I went out to my sisters house a couple or few nights ago, to go through some of my mom's photo albums and other memorabilia with the purpose of taking what I wanted to save. My sister and brother-in-law split up and finally sold the house and have to get things out of it. Since my mom is in an assisted living facility, she has no room for it so I took virtually all the old photo albums and a few small trinkets that bring back memories.
Among the picture albums, I found some old family papers and old family photos of my maternal grandfather and his family going back two generations before him. I did not know him well, in fact only met him when I maybe was in my mid-teens, more likely in my late teens, maybe even in my young twenties; I am bad on timelines from back then, don't ask why. I visited him fairly often once we found out he lived in our neighborhood, he and my grandmother had parted ways many years before and my mother had not seen him in decades and suddenly there he was close to home. He lived only a few blocks from us. When I visited him, I did some small chores for him and we talked more of current events and jawboned more than talking his history. Anyway, among his photos was an awards brochure from the New York City Sanitation Department in 1943. When I paged through it, I saw he was awarded a medal by then mayor Fiorello H. La Guardia. I read on and found the reason why he got that medal, it was the NYC Dept. of Sanitation Medal of Valor. (Who woulda thunk that someone working for the garbage department could win a medal of valor - but he did - as did four others in that ceremony.) We don't have the medal (unless it is yet to be found) but I do have the certificate he was awarded with it, too bad it is in really bad shape, torn and missing pieces. Anyway I guess I should mention why he was awarded that medal of valor.
On September 6, 1942 (72 years ago yesterday), my maternal grandfather, Robert Oppel, was an oiler on a NYC Dept. of Sanitation tug boat in District 56, Queens. As it ploughed the waters of the East River... Heck, let me tell you verbatim how they said it, back then, using the words from the awards pamphlet:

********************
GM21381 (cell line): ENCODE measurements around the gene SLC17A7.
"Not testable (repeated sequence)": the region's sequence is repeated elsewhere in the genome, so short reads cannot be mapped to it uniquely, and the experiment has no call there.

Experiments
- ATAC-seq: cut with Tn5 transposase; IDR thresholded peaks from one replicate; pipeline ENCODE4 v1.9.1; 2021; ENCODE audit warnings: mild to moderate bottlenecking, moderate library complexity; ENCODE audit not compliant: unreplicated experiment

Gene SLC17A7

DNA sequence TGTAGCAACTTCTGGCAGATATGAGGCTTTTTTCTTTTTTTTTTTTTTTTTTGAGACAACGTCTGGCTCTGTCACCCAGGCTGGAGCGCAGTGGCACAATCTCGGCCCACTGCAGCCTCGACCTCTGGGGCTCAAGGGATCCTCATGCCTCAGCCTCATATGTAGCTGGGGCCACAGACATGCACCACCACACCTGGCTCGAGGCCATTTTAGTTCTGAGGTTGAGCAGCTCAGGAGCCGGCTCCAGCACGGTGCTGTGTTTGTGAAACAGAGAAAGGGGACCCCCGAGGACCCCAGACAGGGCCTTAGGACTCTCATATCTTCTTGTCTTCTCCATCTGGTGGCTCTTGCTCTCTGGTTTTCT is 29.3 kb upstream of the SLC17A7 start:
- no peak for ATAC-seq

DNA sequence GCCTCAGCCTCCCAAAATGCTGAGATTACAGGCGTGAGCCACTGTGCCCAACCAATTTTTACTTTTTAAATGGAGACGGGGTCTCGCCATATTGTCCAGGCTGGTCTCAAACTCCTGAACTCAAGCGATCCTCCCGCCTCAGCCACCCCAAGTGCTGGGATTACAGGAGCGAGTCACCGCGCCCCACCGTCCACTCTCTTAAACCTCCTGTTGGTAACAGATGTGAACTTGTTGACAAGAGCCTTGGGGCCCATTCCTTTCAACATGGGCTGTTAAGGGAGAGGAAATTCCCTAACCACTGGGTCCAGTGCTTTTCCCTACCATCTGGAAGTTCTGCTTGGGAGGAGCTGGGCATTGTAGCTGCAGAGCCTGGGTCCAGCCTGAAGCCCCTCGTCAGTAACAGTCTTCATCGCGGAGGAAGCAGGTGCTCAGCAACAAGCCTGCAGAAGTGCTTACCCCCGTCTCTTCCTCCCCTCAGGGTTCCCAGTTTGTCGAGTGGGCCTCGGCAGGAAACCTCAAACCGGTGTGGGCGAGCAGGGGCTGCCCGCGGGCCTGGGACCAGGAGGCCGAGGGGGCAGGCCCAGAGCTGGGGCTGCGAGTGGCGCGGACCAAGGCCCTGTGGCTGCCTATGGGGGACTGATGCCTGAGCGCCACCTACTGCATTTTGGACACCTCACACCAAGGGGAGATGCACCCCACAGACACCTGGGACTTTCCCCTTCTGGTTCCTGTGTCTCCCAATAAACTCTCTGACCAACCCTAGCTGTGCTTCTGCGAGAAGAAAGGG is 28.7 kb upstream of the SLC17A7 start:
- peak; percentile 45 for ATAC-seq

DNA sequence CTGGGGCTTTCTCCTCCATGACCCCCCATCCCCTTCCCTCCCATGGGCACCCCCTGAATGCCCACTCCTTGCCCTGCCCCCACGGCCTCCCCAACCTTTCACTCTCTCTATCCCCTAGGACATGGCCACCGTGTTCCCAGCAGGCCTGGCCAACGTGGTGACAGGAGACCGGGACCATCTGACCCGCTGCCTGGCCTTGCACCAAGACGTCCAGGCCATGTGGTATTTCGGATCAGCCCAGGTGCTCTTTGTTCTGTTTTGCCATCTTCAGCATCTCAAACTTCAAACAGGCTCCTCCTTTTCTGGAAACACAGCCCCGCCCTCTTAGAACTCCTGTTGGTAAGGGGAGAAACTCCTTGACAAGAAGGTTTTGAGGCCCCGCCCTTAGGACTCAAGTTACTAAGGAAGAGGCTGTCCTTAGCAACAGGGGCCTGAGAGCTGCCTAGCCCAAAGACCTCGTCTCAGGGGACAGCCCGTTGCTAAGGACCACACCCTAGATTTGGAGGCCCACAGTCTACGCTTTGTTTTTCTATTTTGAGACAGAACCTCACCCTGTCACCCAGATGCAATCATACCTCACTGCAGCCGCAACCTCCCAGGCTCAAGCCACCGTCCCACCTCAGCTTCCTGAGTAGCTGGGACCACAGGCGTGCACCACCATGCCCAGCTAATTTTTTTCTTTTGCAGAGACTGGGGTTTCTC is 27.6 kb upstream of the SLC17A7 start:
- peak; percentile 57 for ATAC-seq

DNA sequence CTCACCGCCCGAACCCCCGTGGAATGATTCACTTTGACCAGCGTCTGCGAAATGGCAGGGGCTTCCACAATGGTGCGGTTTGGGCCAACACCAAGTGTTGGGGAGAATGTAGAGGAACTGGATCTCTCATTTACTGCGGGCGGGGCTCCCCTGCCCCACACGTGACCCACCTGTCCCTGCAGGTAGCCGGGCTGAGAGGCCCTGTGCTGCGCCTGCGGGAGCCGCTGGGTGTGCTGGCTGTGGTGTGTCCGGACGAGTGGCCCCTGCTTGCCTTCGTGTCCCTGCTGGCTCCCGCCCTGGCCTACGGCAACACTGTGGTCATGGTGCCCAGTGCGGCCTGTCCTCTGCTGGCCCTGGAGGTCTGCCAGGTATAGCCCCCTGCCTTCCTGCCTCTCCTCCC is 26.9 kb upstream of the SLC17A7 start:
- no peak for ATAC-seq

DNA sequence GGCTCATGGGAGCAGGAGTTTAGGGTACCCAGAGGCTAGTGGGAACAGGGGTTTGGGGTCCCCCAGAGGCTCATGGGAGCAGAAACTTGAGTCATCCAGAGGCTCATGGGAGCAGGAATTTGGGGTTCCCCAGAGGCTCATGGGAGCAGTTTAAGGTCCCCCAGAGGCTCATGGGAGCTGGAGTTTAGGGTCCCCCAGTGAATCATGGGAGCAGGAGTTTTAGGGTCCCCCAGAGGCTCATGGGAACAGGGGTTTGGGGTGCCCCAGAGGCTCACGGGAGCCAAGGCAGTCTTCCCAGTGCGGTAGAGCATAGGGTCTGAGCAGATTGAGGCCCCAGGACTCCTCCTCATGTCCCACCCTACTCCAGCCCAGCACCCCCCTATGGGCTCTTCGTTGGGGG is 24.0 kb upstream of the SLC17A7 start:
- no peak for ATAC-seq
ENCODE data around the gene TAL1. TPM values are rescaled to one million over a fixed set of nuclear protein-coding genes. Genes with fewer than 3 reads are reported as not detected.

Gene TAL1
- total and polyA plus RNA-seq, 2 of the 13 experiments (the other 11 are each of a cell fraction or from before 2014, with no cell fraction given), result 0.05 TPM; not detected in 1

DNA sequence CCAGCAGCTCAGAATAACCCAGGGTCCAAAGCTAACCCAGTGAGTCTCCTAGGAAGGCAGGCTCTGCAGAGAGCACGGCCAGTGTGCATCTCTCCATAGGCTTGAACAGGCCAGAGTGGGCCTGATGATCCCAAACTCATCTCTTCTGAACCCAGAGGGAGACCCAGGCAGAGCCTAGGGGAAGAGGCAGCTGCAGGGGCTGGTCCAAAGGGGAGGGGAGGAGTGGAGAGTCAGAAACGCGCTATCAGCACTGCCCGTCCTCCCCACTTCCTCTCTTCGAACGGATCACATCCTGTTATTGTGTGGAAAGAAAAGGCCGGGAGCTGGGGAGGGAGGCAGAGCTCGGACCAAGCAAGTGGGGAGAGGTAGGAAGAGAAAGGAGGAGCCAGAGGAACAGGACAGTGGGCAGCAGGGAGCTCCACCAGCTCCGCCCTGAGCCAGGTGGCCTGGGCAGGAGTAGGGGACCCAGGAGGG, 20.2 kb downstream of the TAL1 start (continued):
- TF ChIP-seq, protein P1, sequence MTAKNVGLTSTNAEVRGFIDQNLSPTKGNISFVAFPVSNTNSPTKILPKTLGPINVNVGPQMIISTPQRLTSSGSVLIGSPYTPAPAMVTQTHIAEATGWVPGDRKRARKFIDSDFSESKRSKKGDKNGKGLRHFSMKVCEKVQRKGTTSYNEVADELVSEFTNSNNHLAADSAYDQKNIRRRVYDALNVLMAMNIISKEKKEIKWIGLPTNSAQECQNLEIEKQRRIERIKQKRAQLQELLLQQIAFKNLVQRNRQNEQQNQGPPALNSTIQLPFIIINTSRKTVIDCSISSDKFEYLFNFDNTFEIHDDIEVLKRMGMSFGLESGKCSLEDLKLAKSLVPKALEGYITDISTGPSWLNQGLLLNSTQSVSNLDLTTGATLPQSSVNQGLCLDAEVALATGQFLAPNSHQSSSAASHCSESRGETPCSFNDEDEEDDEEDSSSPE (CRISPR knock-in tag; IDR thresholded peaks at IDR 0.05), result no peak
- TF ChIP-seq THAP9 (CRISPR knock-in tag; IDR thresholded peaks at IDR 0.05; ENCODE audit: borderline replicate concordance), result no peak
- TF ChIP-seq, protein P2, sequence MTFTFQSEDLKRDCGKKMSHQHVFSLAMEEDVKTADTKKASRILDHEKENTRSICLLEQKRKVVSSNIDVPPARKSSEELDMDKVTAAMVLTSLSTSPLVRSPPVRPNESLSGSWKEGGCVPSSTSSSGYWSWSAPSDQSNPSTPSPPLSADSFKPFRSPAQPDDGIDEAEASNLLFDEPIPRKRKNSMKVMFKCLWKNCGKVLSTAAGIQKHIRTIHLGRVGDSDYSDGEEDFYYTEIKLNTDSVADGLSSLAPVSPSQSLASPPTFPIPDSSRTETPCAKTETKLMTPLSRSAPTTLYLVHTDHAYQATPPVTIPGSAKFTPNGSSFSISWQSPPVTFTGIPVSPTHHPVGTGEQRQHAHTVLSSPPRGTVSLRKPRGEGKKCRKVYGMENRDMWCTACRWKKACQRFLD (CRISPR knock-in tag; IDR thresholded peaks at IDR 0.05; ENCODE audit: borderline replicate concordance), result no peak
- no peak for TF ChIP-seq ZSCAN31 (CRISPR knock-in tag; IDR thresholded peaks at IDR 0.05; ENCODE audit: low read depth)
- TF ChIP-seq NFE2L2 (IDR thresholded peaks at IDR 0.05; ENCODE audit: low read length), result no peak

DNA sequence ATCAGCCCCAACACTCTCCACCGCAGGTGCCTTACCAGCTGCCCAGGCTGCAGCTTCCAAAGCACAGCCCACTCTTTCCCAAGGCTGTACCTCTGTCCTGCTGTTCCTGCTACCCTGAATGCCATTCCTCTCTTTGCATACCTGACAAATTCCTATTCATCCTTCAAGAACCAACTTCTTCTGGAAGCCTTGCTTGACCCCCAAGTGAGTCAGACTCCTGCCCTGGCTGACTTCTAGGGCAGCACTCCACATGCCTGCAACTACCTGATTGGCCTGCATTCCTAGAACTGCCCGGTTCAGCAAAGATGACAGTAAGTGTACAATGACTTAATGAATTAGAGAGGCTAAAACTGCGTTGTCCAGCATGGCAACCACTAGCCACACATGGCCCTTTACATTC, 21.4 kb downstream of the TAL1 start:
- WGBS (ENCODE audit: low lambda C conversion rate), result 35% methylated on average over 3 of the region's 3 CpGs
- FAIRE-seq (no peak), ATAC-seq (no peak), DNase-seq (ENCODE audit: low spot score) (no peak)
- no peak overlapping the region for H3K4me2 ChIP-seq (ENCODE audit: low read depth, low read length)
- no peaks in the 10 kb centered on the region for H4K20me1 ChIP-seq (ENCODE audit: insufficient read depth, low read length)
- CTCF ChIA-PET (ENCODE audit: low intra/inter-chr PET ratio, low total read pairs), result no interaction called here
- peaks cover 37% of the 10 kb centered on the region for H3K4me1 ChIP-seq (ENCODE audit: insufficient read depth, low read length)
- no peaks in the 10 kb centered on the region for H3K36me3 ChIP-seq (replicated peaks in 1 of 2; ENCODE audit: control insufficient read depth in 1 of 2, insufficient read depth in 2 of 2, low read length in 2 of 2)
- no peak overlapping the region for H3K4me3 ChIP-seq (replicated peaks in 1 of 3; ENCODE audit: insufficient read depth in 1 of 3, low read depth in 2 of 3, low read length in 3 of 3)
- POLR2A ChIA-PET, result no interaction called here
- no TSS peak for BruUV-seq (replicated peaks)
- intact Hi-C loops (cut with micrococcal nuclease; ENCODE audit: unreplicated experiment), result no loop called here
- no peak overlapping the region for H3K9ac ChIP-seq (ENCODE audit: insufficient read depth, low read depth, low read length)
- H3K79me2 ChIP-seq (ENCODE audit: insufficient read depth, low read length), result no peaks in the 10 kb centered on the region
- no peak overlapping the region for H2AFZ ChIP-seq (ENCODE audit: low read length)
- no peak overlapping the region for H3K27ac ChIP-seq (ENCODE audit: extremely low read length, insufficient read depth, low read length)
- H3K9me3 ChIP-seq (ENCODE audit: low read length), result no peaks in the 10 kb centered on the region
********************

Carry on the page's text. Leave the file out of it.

"About 4PM on September 6, 1942, while working on a tugboat, Robert Oppel heard the screams of an eight-year old boy, who had fallen into the East River. He plunged into the water, swam over to the child and brought him to safety. He rendered first aid treatment pending the arrival of medical assistance."
My mother was 17 soon to be 18 when that happened, my grandfather was no spring chicken at the time. Judging by his photo in the booklet, I would say he was in his late 30s to mid- forties. I am not too sure but I also think he was estranged from the family by then, already for a long time. I know my mother did not think much of her father especially since he basically abandoned her and her brother and their mom many years before we found him living close to us. Yet, she was proud enough of him to save this stuff and a few other things of his as well as his family photos and some family papers dating back to the mid to late 1800s after he passed on.
My mom was also good enough to help take care of him once they were back in touch after all those years of separation. Had she not been of that ilk, I guess I would never have met him, she could just as easily have never introduced me, my brother or sister to him but she did and we all connected. Family bonds meant something back then, to most people, more than they do today to way too many. Even if those bonds were broken they could be mended again or made anew if not mended. Ironic thing is she wound up marrying a bum much worse than her father may have been to her; my father was truly a monster and thankfully left us too, but then again this is not about my father or mother but about something I only found out about my grandfather a couple of days before its 72 anniversary.
I will admit I am pretty awestruck by it. It's not everyday that you learn one of your relatives saved another person's life at peril to his own life. Pretty cool in my book. I'd like to think I'd do likewise in a similar situation. Anyway - a hat tip to Grandpa Oppel - whether he is I heaven looking down on me, or down lower and looking up at me, for whatever else he did or did not do in his lifetime. (All about which I have no clue but I'd like to know. I suppose I likely never will learn any more about his endeavors and adventures, little to no chance of that now but then at least I found out about this.) Oh well, that's it - just something of our family history that peaked my interest from out of the blue almost 72 years to the day from when it happened.
All the best,
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